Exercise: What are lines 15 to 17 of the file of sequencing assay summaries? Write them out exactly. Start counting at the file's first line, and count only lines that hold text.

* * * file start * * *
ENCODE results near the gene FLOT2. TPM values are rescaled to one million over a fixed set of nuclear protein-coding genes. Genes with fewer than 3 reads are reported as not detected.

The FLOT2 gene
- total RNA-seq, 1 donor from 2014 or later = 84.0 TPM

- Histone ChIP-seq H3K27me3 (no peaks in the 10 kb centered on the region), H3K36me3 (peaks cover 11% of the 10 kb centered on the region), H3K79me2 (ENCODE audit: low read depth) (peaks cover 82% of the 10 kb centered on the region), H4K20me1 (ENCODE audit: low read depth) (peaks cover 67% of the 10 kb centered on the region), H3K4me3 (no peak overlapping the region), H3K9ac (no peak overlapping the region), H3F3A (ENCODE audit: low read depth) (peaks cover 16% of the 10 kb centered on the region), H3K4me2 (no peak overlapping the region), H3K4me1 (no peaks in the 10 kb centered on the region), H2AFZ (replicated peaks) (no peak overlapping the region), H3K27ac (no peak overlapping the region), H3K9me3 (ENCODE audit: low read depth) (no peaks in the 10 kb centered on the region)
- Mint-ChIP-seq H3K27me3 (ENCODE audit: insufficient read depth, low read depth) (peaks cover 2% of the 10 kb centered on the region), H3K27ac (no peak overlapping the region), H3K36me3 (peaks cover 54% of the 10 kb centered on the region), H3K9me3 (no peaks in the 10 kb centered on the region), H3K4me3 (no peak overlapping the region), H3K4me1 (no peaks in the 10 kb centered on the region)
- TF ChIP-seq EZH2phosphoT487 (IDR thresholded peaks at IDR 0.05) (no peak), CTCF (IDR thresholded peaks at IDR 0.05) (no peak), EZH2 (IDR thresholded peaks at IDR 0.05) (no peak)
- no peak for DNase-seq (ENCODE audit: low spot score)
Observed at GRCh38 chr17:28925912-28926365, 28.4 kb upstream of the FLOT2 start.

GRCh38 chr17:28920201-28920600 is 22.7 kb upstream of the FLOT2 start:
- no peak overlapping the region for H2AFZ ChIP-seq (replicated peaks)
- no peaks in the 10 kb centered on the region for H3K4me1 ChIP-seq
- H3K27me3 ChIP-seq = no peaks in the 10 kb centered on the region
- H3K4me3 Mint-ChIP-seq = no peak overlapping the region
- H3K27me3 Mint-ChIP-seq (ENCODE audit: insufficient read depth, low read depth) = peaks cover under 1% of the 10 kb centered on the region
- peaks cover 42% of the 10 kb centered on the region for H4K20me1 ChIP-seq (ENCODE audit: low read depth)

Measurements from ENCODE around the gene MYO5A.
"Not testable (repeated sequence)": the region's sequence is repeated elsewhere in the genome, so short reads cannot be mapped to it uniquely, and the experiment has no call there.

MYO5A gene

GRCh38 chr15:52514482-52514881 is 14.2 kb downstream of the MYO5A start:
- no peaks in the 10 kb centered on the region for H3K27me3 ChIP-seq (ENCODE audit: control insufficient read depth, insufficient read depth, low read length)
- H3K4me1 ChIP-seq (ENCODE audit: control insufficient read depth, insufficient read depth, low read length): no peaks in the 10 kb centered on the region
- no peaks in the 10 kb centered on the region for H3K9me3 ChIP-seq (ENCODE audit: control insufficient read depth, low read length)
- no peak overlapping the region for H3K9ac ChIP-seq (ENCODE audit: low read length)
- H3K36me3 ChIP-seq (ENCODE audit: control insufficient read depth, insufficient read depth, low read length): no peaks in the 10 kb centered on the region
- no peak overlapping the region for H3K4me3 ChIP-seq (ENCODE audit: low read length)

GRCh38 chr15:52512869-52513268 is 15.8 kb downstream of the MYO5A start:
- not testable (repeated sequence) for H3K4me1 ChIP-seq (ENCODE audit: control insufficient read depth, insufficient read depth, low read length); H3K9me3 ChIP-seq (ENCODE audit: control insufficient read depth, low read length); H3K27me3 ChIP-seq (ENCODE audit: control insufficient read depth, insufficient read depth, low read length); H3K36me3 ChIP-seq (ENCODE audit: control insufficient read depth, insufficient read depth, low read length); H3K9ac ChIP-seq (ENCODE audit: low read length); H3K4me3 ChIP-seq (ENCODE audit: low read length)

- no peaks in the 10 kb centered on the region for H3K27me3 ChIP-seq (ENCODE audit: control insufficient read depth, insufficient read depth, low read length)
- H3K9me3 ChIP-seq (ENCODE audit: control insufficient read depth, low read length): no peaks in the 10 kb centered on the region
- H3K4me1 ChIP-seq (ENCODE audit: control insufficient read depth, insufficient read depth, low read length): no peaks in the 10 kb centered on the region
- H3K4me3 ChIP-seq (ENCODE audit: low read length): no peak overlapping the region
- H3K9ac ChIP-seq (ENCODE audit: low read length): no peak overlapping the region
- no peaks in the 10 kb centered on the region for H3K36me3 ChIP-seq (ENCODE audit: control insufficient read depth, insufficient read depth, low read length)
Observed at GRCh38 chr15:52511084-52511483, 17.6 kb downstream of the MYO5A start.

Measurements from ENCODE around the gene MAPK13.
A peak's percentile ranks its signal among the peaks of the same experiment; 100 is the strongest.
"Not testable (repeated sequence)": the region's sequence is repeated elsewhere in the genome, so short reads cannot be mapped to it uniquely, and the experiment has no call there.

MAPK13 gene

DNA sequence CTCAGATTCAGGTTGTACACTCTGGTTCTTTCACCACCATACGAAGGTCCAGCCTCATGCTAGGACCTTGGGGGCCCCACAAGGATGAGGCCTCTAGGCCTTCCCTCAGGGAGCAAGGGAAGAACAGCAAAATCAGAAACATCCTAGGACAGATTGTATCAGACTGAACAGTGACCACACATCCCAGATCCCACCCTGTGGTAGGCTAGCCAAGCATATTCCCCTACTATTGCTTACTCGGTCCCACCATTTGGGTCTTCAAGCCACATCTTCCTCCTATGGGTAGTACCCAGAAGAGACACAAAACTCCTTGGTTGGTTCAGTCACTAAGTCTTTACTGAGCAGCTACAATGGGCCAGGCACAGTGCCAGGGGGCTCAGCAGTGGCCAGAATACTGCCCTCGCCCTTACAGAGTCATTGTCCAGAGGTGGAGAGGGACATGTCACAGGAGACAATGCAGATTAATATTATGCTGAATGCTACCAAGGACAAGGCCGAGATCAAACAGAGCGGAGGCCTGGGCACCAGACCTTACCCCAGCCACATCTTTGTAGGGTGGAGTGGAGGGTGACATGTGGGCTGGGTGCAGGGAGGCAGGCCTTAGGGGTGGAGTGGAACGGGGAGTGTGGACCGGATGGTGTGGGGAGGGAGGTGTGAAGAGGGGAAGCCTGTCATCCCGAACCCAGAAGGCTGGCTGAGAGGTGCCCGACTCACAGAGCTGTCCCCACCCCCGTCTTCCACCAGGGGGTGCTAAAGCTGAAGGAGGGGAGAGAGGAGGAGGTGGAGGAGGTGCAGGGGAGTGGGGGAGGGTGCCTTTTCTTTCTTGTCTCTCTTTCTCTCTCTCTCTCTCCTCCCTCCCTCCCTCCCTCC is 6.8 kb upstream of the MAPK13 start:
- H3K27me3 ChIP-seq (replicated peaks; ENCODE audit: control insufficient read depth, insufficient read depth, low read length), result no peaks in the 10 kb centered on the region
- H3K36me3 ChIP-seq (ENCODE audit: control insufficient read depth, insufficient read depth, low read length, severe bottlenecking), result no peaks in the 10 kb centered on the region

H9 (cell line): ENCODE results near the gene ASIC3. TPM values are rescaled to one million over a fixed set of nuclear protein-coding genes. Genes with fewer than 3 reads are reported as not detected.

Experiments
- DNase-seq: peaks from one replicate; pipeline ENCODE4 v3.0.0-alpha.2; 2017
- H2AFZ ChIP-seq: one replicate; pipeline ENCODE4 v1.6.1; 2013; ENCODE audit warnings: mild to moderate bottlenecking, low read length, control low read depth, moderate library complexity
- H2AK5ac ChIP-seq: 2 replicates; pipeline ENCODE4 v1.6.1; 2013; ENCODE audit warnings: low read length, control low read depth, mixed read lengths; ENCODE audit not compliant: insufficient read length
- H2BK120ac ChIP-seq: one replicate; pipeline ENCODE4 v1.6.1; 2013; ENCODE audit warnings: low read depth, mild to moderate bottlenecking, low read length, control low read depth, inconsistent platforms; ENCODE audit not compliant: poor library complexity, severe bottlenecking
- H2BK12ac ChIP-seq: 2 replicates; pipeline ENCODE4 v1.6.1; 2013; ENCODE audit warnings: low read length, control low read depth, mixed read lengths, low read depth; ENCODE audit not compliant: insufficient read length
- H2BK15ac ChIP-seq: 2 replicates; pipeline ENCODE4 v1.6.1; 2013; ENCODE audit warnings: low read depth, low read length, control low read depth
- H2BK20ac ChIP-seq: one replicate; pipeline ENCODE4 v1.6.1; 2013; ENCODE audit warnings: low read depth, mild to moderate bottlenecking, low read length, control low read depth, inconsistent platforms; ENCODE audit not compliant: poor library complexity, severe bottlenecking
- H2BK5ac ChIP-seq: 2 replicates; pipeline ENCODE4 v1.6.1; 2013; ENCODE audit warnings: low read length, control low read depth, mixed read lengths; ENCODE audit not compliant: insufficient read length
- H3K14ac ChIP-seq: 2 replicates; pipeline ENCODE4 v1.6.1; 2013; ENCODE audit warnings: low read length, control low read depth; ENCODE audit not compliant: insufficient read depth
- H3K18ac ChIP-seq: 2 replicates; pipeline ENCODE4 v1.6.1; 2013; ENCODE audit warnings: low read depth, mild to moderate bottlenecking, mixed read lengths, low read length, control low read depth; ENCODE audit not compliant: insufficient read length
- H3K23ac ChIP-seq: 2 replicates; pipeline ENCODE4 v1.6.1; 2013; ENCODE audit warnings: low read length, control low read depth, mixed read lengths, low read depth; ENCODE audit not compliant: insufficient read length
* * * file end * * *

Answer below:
- peaks cover 42% of the 10 kb centered on the region for H4K20me1 ChIP-seq (ENCODE audit: low read depth)

Measurements from ENCODE around the gene MYO5A.
"Not testable (repeated sequence)": the region's sequence is repeated elsewhere in the genome, so short reads cannot be mapped to it uniquely, and the experiment has no call there.